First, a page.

To Snack Or Not To Snack

Snack?! But What About Your Diet?

Snacking doesn’t have to be a bad word when you’re trying to lose weight

 

Snacking sometimes gets a bad wrap when it comes to a healthy lifestyle. Many people assume that eating a snack means mindlessly munching on chips or cookies, or perhaps the idea of snacking, for some, is someone plopped down in front of a TV with a giant bowl of ice cream. Well, these exaggerated examples of snacking would definitely derail any healthy eating plan; however, all snacks are not created equal, and there’s a better way to satisfy a case of the munchies.

This article focuses on snacking when it comes to trying to lose weight. Snacking for weight maintenance is a different ballgame. First, take a moment to think about why it is that you snack. If you find yourself reaching for that candy bar, stop and ask yourself a few questions first:

 

 

  • Are you genuinely hungry at that moment? If you answered yes, then consider what time you will be eating your next meal. If lunch is, for example, just 20 minutes away, then you have your answer as to why you’re hungry. Wait it out, or bump lunch up about ten minutes. If your next meal is an hour or more away, then sometimes a snack can be the best option to avoid over-eating, but a candy bar is not the way to go. Have some healthy, portion-controlled snacks at the ready – like a small piece of fruit, a handful of raw veggies, or a few almonds. The key is just enough to keep you from going on a crazy binge session.

 

 

If you are being especially active, it’s important to remember that you will need extra calories on those days to hit your daily calorie goal. For example, if your goal is 1,000 calories and your meals for the day will allow you to hit that mark, but you do an intense workout that burns 300 calories, you would be coming in short. This could be another reason why you may find yourself feeling hungry, so in these instances have healthy snacks available so you reach for them first instead of the not-so-good options. 

 

  • Are you really hungry, or just thirsty? Before you grab for that healthy alternative though, take another moment; maybe you aren’t actually hungry. First, drink a cup of water. It could be that you’re just thirsty and your brain is confusing it with hunger. Plus, your stomach signals it’s full when it reaches a certain volume, not a certain calorie count; so filling it up with a little bit of water might be just enough to satisfy those grumbles until mealtime.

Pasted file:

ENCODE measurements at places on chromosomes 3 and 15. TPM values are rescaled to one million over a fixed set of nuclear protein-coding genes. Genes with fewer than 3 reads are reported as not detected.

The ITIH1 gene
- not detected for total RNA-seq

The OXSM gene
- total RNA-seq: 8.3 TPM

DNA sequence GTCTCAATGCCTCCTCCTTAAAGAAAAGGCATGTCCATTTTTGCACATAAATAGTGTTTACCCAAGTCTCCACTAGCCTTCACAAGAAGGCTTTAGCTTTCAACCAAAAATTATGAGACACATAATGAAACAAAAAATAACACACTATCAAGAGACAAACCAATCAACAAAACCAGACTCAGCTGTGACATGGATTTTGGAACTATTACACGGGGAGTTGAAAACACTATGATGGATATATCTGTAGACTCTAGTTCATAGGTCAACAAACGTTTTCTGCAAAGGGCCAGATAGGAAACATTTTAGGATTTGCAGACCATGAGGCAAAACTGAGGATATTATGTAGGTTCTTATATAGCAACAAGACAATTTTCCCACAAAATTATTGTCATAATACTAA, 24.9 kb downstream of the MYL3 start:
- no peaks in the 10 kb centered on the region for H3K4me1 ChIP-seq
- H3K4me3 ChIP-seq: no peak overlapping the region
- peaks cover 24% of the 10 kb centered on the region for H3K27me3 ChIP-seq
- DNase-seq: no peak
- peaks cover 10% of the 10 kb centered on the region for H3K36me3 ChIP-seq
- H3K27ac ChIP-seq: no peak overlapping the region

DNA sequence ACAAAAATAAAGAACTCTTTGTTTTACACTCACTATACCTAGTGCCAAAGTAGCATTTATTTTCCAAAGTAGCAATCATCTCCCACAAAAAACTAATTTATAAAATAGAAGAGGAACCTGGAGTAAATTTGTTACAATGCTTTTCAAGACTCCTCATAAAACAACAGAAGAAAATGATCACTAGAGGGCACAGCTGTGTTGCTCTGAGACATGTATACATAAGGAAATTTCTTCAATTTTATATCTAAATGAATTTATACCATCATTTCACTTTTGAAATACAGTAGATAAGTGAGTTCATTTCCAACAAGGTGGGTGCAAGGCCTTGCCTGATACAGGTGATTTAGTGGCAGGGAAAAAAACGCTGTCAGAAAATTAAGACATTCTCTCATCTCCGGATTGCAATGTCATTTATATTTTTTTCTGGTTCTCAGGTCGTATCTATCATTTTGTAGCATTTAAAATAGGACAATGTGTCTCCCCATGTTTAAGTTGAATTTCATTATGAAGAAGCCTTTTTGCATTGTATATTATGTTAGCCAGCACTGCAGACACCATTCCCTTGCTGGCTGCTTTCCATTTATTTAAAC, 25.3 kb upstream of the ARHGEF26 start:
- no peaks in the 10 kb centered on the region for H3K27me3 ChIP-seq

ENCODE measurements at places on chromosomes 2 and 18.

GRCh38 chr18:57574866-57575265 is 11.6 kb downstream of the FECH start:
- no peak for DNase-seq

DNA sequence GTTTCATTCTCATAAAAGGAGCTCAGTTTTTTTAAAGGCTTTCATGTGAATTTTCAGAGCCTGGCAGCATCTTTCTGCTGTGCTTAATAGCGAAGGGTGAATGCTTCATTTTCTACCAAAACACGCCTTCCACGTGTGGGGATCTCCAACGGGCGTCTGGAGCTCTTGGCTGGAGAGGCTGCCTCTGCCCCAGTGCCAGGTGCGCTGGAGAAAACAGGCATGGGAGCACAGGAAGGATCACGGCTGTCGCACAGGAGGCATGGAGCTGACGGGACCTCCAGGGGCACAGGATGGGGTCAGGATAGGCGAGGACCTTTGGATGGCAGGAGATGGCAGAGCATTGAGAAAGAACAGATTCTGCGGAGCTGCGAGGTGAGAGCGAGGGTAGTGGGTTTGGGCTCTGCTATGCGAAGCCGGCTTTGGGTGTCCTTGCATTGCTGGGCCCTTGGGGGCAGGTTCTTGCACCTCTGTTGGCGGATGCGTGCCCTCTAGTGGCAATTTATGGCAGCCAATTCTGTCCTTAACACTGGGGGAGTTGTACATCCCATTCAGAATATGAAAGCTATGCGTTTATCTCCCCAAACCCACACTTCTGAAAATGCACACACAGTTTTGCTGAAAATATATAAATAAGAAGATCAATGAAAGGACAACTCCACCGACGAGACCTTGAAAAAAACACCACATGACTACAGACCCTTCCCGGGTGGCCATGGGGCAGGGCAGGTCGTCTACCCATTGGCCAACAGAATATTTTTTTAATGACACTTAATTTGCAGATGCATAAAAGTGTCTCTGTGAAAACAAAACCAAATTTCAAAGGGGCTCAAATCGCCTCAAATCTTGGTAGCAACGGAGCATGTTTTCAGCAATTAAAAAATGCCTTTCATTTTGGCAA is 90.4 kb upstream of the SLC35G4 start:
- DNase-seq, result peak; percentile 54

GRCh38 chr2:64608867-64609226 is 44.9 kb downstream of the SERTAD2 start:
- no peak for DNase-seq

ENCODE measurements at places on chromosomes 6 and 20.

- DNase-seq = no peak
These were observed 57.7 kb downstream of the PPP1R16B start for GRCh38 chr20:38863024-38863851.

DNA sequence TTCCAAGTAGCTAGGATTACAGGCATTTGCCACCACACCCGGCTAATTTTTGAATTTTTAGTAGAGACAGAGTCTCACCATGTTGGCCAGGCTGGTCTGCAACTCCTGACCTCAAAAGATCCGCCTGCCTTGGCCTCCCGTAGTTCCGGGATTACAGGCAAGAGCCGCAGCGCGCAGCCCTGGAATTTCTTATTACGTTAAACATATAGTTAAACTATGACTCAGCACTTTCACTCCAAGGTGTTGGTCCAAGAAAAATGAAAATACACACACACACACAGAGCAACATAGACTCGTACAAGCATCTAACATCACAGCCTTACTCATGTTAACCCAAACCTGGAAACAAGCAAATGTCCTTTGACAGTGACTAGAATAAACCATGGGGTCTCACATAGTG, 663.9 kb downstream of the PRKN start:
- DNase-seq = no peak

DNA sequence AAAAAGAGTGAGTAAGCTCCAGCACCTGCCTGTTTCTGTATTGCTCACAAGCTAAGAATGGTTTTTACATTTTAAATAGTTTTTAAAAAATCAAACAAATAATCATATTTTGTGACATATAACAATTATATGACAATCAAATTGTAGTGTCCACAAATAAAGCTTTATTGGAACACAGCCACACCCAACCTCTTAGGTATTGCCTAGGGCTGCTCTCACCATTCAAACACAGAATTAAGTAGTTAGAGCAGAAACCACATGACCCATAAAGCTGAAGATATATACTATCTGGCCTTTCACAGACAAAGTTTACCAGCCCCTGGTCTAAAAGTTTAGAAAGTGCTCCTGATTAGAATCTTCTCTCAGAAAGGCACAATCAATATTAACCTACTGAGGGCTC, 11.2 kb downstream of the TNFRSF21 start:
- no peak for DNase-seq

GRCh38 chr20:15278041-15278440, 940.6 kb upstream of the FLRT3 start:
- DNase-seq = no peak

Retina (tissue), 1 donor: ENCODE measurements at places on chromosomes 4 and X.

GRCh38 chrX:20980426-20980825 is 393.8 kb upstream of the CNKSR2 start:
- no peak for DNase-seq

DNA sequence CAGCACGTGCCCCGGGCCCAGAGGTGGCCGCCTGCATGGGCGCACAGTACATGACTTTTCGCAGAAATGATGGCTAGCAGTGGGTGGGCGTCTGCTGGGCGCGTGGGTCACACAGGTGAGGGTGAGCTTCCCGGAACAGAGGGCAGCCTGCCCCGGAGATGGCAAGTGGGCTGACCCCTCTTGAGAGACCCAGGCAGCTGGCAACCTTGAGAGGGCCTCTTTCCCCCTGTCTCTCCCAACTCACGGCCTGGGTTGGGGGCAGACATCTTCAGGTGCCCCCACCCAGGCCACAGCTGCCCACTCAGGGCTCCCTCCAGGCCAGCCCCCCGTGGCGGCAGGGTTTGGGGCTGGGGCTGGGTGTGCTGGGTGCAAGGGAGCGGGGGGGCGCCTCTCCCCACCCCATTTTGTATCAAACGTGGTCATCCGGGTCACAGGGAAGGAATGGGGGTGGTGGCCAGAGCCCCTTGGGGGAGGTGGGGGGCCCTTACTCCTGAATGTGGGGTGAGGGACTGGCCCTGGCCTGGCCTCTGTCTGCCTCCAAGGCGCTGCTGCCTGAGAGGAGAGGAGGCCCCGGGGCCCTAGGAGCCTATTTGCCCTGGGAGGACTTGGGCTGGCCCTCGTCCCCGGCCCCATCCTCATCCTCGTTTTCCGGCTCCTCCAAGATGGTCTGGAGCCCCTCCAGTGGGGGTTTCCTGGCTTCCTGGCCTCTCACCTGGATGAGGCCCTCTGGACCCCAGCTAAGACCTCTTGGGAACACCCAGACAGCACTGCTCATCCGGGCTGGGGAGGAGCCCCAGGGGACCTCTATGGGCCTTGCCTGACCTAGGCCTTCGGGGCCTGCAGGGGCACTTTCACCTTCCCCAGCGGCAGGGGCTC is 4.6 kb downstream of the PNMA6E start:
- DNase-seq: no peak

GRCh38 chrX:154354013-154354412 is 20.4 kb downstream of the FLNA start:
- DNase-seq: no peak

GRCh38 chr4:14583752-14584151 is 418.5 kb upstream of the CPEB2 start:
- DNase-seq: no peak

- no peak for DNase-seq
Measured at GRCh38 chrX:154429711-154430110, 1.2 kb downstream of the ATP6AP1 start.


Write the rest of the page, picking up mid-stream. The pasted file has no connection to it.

• Are you bored? If you answer no to being hungry and thirsty, then perhaps you’re just bored. Many people eat to relieve stress, boredom, and well, simply out of habit. If you keep making trips to the pantry but know you aren’t actually hungry, then it’s time to distract yourself! Go for a quick walk, work on a puzzle, read a couple of pages of a book, heck, do some laundry; the point is to engage in any activity that doesn’t involve eating to get your brain off of the food track. 

 

 

  • Does it just look good? Sometimes, we just eat to eat because, wow, that piece of cake looks delicious. If you know that you are not the kind of person that can resist temptation, then don’t even bring it into your house. If the employee lounge at work is always overflowing with baked goods and leftovers, then avoid it like the plague. Don’t make things harder than they need to be; set yourself up for success. The more you avoid temptation, the easier it gets. 

 

For those times you do legitimately need to snack, have a healthy arsenal of foods at the ready so there’s no need to fret about grabbing the wrong kinds of food. This also keeps things convenient, which is always key to sticking with any diet or a new routine. Here are just a few ideas for snacks, that range from 50 to 150 calories each:

 

  • A mandarin orange
  • A small apple with a tablespoon of low-sodium peanut butter
  • A cup of raw veggies
  • A half-cup of almonds
  • A half-cup of Greek yogurt
  • A serving of multi-grain crackers and a slice of low-fat cheese
  • A cup of whole strawberries
  • A small salad of mixed greens with one ounce of chia seeds

 

When you are trying to lose weight, it is normal to occasionally feel a little hungry in between meals. However, feeling hungry and being so hungry that you feel light-headed or sick is never okay. It’s important that you listen to your body and understand when it’s telling you it seriously needs some fuel. It’s in these moments when snacking is a must, just make sure you’re snacking smart.

If you’re trying to lose weight with your Sensible Meals plan, then snacking isn’t always recommended in the beginning, but it’s not completely out of the question. The overall thing to remember is your daily calorie goal for the end-result that you want to achieve. Plus, once you hit that mark, you can begin to incorporate healthy snack options into your daily diet as you maintain your new healthy weight. Check out the rest of our blog for more valuable resources and information that can help you get and stay healthy!